4. Broker-Dealer Exclusion Interpretation

    Section 202(a)(11)(C) of the Advisers Act excludes from the definition of "investment adviser" any broker or dealer that provides advisory services when such services are "solely incidental" to the conduct of the broker's or dealer's business and when such incidental advisory services are provided for no special compensation. The SEC confirmed and clarified its position with respect to the solely incidental prong and interpreted the statutory language to mean that a broker-dealer's provision of advice as to the value and characteristics of securities or as to the advisability of transacting in securities is consistent with the solely incidental prong if the advice is provided in connection with and is reasonably related to the broker-dealer's primary business of effecting securities transactions.

Regulation BI and Form CRS will be effective 60 days after publication in the Federal Register, and the interpretations will be effective upon publication in the Federal Register.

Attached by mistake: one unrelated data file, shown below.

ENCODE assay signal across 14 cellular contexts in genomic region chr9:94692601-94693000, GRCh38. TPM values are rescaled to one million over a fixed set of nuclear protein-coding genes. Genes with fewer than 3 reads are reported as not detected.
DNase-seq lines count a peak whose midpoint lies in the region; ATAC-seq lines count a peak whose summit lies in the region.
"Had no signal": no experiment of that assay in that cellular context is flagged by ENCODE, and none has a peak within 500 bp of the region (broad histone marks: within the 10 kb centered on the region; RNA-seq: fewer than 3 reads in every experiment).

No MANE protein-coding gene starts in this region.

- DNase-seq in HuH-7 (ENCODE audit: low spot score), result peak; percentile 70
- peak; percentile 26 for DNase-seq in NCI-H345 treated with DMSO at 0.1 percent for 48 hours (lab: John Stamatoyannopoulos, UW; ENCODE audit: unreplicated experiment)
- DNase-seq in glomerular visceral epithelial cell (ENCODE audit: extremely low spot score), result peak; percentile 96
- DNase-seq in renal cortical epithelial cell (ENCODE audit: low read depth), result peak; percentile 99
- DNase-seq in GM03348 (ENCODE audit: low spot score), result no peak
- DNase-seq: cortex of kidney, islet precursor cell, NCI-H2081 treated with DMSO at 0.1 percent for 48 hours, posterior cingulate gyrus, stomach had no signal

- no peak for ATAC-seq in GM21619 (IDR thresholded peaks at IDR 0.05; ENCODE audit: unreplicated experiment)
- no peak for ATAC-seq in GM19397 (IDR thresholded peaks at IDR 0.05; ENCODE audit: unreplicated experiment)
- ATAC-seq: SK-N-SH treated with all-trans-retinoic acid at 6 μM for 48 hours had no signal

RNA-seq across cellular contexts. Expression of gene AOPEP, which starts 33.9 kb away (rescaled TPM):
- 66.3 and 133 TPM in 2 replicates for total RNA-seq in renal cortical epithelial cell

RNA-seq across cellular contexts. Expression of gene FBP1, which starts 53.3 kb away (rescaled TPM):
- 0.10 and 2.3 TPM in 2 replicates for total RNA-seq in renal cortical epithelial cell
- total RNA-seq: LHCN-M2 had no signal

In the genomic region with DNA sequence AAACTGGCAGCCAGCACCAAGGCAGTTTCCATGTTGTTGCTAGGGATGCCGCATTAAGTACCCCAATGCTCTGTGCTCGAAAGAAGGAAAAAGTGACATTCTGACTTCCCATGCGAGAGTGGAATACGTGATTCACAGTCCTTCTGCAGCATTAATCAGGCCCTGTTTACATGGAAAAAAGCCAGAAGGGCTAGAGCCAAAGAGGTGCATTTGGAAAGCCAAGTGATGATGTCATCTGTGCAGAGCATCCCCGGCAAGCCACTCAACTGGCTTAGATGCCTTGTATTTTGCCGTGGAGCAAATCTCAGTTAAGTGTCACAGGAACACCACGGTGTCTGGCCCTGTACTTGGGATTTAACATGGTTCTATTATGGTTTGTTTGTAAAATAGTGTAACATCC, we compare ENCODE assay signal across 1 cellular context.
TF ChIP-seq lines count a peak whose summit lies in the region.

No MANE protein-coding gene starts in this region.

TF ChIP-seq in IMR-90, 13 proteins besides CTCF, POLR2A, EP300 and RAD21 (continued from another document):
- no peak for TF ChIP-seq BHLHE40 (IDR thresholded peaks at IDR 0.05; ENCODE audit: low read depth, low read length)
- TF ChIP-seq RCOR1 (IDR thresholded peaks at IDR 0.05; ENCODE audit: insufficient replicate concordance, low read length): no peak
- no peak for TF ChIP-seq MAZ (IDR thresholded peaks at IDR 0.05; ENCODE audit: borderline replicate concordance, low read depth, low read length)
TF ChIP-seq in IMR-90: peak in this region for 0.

<--Back to Newsletter


Copyright © 2019 by Ballard Spahr LLP.
www.ballardspahr.com
(No claim to original U.S. government material.)

All rights reserved. No part of this publication may be reproduced, stored in a retrieval system, or transmitted in any form or by any means, including electronic, mechanical, photocopying, recording, or otherwise, without prior written permission of the author and publisher.

This alert is a periodic publication of Ballard Spahr LLP and is intended to notify recipients of new developments in the law. It should not be construed as legal advice or legal opinion on any specific facts or circumstances. The contents are intended for general informational purposes only, and you are urged to consult your own attorney concerning your situation and specific legal questions you have.

Related Areas

Share